One of the fundamental principles of The Experience Economy is that a truly Experience-based business charges its customers for time rather than services. As Jay Ehret summarizes in his blog:
“If, and only if, you charge for the time your customers spend with you, are you in the experience business.”
This may be the single most challenging concept in The Experience Economy, but it contains the greatest lesson in terms of actual market differentiation. The challenge, obviously, is to understand how one can charge for time when competing in a market that is largely driven by goods and services and ‘stuff.’ It makes sense to charge for a cup of coffee. But how does it make sense to charge for the time needed to pull the shot of espresso? The answer has a lot more to do with scarcity than coffee.
Time is inelastic. It’s the truest commodity we have. Never enough of it and it’s always shrinking. Such is life’s brutal hourglass. As such it has immeasurable value.
The first step towards charging for time is a gut-level understanding and urgency to make time actually matter. It’s not about filling an appointment with catch-phrases and pitch statements. It’s about filling that time, that limited resource, with authenticity and meaning. You can only charge for your time if the time itself is perceived as significantly more meaningful. It has to matter. And it has to matter to your customers.
Beyond that, if you’re going to charge for your time then the content of the time has to exemplify an unmatched level of customer-centric quality. There has to be some real substance to the engagement. Problems have to be solved. Solutions have to relevant. Recommendations have to built from the ground up–from the customer’s perspective. Objections have to be collaboratively resolved. People have to work together as People. And it all has to be couched in very human, real terms. No jargon. No spiel. Just a sincere and significant interaction.
I’d be remiss to say that there’s a simple solution to this. The answer doesn’t lie in equipping a sales team with fancy tablets and gadgets. These trappings aren’t a substitute for elevating value. I’d be equally incorrect in saying that a paint-by-numbers playbook for customer service will get the job done. It helps, but it doesn’t replace two people sitting down together–listening, asking questions, understanding, solving problems together.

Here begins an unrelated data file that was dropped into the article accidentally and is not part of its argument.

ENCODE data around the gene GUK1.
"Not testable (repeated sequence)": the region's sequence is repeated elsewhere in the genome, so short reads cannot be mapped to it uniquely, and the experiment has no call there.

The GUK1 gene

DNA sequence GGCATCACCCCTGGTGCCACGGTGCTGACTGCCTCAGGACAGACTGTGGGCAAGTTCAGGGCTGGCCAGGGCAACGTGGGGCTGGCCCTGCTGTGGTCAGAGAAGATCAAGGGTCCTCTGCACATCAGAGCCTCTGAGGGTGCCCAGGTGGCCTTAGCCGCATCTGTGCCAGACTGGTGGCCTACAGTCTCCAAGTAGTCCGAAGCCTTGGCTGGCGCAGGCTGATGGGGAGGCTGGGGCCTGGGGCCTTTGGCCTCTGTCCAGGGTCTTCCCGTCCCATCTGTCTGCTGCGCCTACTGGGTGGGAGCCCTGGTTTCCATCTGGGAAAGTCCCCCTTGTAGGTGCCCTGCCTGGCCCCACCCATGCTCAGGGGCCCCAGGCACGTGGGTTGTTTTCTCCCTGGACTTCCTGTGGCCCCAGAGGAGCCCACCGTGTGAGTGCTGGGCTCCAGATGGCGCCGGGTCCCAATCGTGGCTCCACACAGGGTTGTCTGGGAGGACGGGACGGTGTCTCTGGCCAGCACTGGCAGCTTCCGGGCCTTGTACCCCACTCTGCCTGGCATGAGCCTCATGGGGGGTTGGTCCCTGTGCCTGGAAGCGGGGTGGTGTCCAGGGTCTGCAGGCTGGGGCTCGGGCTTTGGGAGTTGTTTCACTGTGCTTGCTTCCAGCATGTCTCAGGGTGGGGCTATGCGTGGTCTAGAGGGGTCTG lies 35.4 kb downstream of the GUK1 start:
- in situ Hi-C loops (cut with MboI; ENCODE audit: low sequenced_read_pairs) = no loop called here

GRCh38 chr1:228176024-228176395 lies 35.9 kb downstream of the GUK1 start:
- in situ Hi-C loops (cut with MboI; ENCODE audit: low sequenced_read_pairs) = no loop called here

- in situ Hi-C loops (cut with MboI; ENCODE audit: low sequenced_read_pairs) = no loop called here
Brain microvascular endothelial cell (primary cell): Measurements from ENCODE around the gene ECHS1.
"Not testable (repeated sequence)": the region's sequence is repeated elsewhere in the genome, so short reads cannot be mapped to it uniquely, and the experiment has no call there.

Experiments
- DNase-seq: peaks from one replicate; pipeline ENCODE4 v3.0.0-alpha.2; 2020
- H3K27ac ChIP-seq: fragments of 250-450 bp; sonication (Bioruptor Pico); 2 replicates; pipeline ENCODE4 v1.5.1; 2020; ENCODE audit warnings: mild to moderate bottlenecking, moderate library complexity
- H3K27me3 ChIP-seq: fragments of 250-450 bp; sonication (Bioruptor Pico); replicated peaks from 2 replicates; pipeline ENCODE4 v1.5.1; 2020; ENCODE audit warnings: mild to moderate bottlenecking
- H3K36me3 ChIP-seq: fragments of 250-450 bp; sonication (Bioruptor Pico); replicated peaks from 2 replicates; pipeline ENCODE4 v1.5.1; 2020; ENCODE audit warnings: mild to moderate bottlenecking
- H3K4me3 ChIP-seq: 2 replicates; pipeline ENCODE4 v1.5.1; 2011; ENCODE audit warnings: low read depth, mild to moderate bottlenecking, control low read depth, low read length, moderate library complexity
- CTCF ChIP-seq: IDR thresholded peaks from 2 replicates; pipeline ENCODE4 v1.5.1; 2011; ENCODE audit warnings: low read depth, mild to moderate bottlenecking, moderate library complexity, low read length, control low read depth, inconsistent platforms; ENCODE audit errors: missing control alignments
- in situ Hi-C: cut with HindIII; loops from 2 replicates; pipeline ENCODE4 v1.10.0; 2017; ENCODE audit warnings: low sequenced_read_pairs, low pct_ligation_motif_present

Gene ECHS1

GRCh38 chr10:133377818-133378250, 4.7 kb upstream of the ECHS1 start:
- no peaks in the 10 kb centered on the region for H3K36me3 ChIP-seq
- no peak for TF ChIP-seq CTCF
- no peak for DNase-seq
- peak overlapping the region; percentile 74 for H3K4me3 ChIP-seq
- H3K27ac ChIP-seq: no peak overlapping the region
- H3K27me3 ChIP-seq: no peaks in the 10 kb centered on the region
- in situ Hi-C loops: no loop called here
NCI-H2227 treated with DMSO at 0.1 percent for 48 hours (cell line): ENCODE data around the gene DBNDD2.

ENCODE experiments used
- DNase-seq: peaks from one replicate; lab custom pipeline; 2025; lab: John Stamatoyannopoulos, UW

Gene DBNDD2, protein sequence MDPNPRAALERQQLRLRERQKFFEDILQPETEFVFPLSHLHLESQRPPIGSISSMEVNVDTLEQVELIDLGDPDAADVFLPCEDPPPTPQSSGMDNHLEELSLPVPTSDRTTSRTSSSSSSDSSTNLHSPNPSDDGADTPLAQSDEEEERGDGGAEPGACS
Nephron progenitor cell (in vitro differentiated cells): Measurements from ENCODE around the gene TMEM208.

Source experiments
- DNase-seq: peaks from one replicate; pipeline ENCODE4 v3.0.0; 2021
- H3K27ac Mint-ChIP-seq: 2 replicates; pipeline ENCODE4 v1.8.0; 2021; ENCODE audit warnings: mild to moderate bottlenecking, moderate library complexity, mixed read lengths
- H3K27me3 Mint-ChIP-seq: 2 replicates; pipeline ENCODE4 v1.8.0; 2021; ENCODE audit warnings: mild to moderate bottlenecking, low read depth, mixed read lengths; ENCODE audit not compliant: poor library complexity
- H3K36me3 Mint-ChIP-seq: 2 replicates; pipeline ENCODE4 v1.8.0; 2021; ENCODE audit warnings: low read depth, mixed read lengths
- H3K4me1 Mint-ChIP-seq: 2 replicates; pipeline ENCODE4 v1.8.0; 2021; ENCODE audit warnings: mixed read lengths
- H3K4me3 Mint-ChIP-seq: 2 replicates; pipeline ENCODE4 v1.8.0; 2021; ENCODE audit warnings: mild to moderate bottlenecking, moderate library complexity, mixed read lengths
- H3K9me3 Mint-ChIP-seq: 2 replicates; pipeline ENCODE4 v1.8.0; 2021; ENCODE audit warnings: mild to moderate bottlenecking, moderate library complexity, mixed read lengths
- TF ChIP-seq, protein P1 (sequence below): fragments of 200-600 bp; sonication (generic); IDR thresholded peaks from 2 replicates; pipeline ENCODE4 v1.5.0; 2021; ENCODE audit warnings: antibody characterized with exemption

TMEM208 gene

In order to charge for time the message has to resonate from the very first phone call: “Sir, we understand that your time is valuable. In fact, you’ll never get any of it back. We get it. Our goal is to give you the best information possible in the limited time we have together. We’re not going to play games with your day. We’re not going to squander a second of your time during our appointment. And we’re not going to manufacture a situation that you feel is coerced or manipulated. That would be wrong. Instead, we will fill the time with relevant content. We will respond to your questions in a way that is substantial and real. We know you may have concerns. We will work with you, not against you, to find the very best answers so you feel completely at ease with the decision. And we feel that this level of quality, contained in a brief period of time, sets us apart in the market.”
If a business is going to charge for time then it needs to set a far higher standard for not only understanding the value of time but also what it means to extract the most meaning from it.